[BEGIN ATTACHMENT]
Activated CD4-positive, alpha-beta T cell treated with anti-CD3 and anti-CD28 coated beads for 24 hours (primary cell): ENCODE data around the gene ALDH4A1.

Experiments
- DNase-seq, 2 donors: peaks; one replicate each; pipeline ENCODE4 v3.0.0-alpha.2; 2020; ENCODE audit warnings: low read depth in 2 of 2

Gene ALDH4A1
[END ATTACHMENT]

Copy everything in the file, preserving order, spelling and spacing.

Activated CD4-positive, alpha-beta T cell treated with anti-CD3 and anti-CD28 coated beads for 24 hours (primary cell): ENCODE data around the gene ALDH4A1.

Experiments
- DNase-seq, 2 donors: peaks; one replicate each; pipeline ENCODE4 v3.0.0-alpha.2; 2020; ENCODE audit warnings: low read depth in 2 of 2

Gene ALDH4A1